SAN Hydrographic Office marks 70 years of service

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The crew of SAS Protea (A324), affectionately and widely known as the SA Navy’s “White Lady” because she is not armed, serve on the flagship of the maritime service’s hydrographic efforts.

Today (Monday, 21 June) is along with Winter Solstice in the southern hemisphere, International Hydrographic Day, highlighting the importance of this branch of science and its continued relevance. This is especially true of South Africa which is an ocean trade-dependent country.

SA Navy (SAN) assistant hydrographer Commander Christoff Theunissen said South Africa, through the SAN Hydrographic Office (SANHO), is proud to be part of the day and uses it to commemorate the achievements and strides in developing and promoting hydrography.

South Africa this year marks its 70th anniversary as a member of the International Hydrographic Organisation (IHO) where former SAN hydrographer Abri Kampfer is now director.

The SANHO was established in 1955, four years after South Africa joined the IHO. In 1972 the SAN acquired its first purpose-built survey vessel, the then modern Hecla Class SAS Protea, still commissioned and in service. Protea was upgraded and modernised throughout her service life with the latest hydrographic and positioning technologies to stay relevant and produce world-class surveys.

Carrying two survey motor boats (SMB) and additional SMB in reserve, Protea and her SMBs are fitted with multi-beam echo sounders, single beam echo sounders, accurate global navigation satellite positioning systems as well as commercial off-the-shelf survey acquisition and processing software. This enables Protea to conduct coastal and deep water surveys to a depth of 5 000 metres. The SMBs enable inshore surveys, as well as harbour and approaches surveys to depths as shallow as 2m.

“Since the establishment of SANHO in 1955, it has been essential in supporting safe navigation at sea in the South African region. This led to a hydrographic service recognised as the best in Africa and observed globally by the IHO as a leading hydrographic service. Hydrographic data and products produced by Protea are further processed in Cape Town to provide paper and electronic navigation charts (ENCs). Not only does SANHO produce vital products critical for safe navigation around the South African coast, it maintains a network of coastal tide gauges around the South African and Namibian coasts monitoring and reporting state of tides as well as producing the annual South African Tide Tables publication,” Theunissen writes.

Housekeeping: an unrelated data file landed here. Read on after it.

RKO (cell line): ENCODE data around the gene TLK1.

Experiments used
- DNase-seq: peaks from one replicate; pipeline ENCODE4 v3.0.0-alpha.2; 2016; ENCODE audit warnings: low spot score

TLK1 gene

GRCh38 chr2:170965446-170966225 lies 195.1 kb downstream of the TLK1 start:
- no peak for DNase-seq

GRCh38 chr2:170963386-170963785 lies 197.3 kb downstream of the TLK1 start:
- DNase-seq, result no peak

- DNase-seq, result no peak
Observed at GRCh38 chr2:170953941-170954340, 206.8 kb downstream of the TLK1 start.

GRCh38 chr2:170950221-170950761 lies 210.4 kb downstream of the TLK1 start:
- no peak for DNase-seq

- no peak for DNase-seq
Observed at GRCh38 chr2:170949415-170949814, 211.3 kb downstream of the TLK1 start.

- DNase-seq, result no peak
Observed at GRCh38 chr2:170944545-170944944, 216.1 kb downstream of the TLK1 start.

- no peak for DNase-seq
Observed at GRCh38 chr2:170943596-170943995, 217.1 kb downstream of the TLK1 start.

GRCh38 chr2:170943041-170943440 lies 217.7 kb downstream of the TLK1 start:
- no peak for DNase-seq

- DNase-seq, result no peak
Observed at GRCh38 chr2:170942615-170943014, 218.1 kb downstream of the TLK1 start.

Included in the SANHO’s work are the National Nautical Chart Series; International Nautical Chart Series charts for South Africa and Namibia; ENCs (electronic navigational charts); general bathymetric charts of the oceans (GEBCO); various training and small craft charts; ocean navigation plotting sheets and monthly notices to mariners (for correction charts and publications) as well as three volumes of Sailing Directions.

In 2019 Parliament passed the Hydrographic Act giving the SANHO and the National Hydrographer legislative status enabling the establishment of the Hydrographic Office to provide for the safety of navigation in South Africa’s Exclusive Economic Zone (EEZ) and the country’s internal waters to ensure hydrographic surveying is done in accordance with internationally accepted specifications and standards. The national legislature demands the SANHO supply mariners operating in South Africa’s maritime zones with up to date and accurate hydrographic and maritime safety information.

This includes provision of marine geospatial information with the main goal of contributing to the development of South Africa. This is primarily achieved through participation in Operation Phakisa with the aim of unlocking and developing an oceans economy and promoting sustainable use of coasts and the marine environment. The SANHO actively contributes to two Phakisa initiatives on Marine Spatial Planning (MSP), sharing hydrographic data for proper planning and utilisation of natural marine resources through the Coasts Information Management System (OCIMS) and a spatial management tool for MSP data. Sharing hydrographic data coupled with the international trend of increasing digital data availability and products gave rise to SANHO’s current philosophy of moving from product centric to data centricity.

The new philosophy coupled with the hydrographic capability replacement project which will see the acquisition of a replacement for Protea and upgrade the SANHO production system, training facility, chart depot and archive will ensure effective co-operation and more participation at national and international level.

All this is geared to the SANHO credo “Your Chart, Our Art: Actively Contributing to South Africa’s Development.”

Project Hotel, for  a new hydrographic survey vessel for the SAN, saw progress being made, with the new vessel (pennant number A187) currently under construction by Sandock Austral Shipyards. It is projected to be delivered in June 2023 and will take over the hydrographic survey function from the ageing Protea (49 years old) which will be retained for training purposes.

In addition to the hydrographic survey vessel, Project Hotel provides for the delivery of two SMBs and a sea boat as well as a  fully operational inshore survey motor boat, in reserve, and the upgrading of the SANHO.



The SANHO upgrade is on schedule and “progressing well,” according to a May update from Armscor. All major civil works are complete and all equipment installed, Armscor said. Teledyne CARIS was selected to deliver a full software solution to the SANHO as part of Project Hotel.